Are wipes this year’s plastic bags?

You don't have to be a hippie do-gooder knitting your own lentils to hate wipes

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By Sali Hughes on

Wet wipes are taking over the world, apparently. Once confined only to newborn bottoms, the small synthetic sheets of fabric are now used in their billions to wipe our own backsides, to take off our make-up, to keep our “feminine area fresh”, to clean kitchen tops and ceramic tiles, sanitise our kids’ toys, freshen our hands after travelling on public transport or merely eating a sandwich, and a hundred other entirely pointless applications.

The problem is that wet wipes are now causing over 75 per cent of sewer blockages (they adhere to congealed cooking grease to produce enormous “fatbergs” that cause entire sewers to back up and potentially flood entire towns with crap. Which is nice), costing the rate payer millions of pounds a year and, most tragically, were found last week to be the number-one culprit in destroying the cleanliness of our British beaches. Our consumption of these non-recyclable, non-biodegradable, non-compostable squares is up by a staggering 50 per cent. In America, where wet-wipe use has also reached fever pitch, the New York sewerage system has been brought to its knees by idiots flushing wet wipes down the loo, where they cannot be broken down like toilet paper. Even those disposing of their wipes in a more responsible manner are contributing to an already out-of-control landfill rate.

Few things make me crosser than wipes. And no, I’m not a hippie do-gooder knitting my own lentils and bathing with a washboard and cold rainwater. I have wipes in the house. I very occasionally use them for managing one of my children’s particularly stressful toilet visits (and used them very frequently when they were babies); I sometimes clean my laptop keys with an anti-bac wipe; I’ve used the odd cleansing cloth on a long flight or at festivals – and on every occasion I’ve tossed them in the bin afterwards. There are undoubtedly times, in extremis, when a wipe is a lifesaver. But an everyday alternative to perfectly good tap water (ours is officially the safest and cleanest in the world, by the way) they are not.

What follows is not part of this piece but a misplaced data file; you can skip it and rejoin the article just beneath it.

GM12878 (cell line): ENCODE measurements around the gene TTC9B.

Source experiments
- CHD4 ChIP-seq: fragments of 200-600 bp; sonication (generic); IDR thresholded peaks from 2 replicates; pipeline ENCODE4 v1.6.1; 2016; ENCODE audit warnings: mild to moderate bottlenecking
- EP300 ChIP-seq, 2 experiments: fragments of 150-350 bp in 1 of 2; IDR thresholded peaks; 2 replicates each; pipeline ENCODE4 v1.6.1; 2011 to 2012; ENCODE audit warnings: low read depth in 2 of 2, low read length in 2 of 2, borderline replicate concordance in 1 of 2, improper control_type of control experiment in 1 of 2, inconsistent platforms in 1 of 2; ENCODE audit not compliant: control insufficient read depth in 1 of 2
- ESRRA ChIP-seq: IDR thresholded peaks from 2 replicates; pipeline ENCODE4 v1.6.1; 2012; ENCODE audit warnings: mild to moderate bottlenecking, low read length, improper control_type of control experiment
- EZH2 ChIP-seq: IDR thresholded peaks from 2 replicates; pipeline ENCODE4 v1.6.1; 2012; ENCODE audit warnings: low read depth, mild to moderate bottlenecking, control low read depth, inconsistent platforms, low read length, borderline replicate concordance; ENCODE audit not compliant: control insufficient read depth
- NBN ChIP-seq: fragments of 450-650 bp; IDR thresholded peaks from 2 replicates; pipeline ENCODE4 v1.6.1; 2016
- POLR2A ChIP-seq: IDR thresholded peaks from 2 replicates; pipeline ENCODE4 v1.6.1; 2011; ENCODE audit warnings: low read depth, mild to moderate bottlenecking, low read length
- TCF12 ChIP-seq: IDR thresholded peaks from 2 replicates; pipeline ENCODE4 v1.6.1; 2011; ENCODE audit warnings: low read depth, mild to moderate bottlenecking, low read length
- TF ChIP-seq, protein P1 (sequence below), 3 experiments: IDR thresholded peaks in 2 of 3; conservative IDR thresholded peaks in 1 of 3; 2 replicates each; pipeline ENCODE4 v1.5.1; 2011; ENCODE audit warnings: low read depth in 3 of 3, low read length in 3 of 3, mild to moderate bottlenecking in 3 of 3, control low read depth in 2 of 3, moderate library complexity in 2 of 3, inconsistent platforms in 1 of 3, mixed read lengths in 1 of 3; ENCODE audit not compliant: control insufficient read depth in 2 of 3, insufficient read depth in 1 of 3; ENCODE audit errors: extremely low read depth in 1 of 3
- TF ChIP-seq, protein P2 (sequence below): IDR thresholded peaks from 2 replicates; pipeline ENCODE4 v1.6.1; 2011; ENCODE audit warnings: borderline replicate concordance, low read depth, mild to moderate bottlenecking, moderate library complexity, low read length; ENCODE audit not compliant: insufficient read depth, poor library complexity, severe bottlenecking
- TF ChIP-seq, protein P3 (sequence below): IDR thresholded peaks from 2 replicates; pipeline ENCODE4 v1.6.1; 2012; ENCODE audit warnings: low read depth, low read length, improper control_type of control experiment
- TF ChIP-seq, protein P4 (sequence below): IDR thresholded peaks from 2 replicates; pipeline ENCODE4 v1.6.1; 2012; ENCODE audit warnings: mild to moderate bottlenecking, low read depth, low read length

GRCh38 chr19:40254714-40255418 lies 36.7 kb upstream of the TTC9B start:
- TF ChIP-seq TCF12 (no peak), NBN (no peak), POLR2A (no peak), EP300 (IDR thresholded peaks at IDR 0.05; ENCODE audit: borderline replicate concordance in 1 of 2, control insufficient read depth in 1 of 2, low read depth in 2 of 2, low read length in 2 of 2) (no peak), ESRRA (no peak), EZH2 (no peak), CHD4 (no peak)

Ask yourself if your hands and vagina really need to smell like a Glade Plug-in to pass muster

Removing make-up properly with a cleanser and a hot, wrung-out washable terry flannel is not just environmentally sound, it’s by far the most effective and glow-giving way to take care of your skin. By contrast, wipes mostly move dirt around your face, while drying out your skin. Using wipes daily is effectively like only washing your clothes in Febreze. Similarly, “sanitising” toys and household surfaces with anti-bac wipes has consistently been found in practice to be less effective than old-fashioned soap and water. And for what? So we don’t have to suffer the inconvenience of wetting a dishcloth under the kitchen tap, or nipping to the ladies’ for a post-burger handwash?

We may like to kid ourselves that in being bone idle, we’re actually being hygienic, but our nan’s approach was without question the cleaner one.The appeal of wipes is a combination of our laziness and the relentlessness of marketeers looking for a new way for us to part with our money, however unnecessary the product in anything but an emergency. Wipes are basically the bottled water of the noughties – a corporate brainchild that somehow made itself a staple of every day life, at huge cost to normal people and the world we live in. How embarrassing for us that we so readily bought in to something so largely unnecessary.

I often think that one day our descendants will look back at the glory years, where the developed world had effectively limitless clean water at the turn of a tap, and wonder what on earth possessed us to leave it where it was and go out and spend money on wipes and mineral water instead. They will rightly think that ours is the generation that completely lost its mind over water. But it’s not too late to make changes. Leave wipes off your shopping list, buy a flannel, sponge and J-cloth instead. Accept that germs are part of life and we don’t need to live in an antibacterial bubble to be clean-living. Ask yourself if your hands and vagina really need to smell like a Glade Plug-in to pass muster. If we’re honest with ourselves and mindful of our collective impact, we can all but wipe these things out.

Picture: Getty

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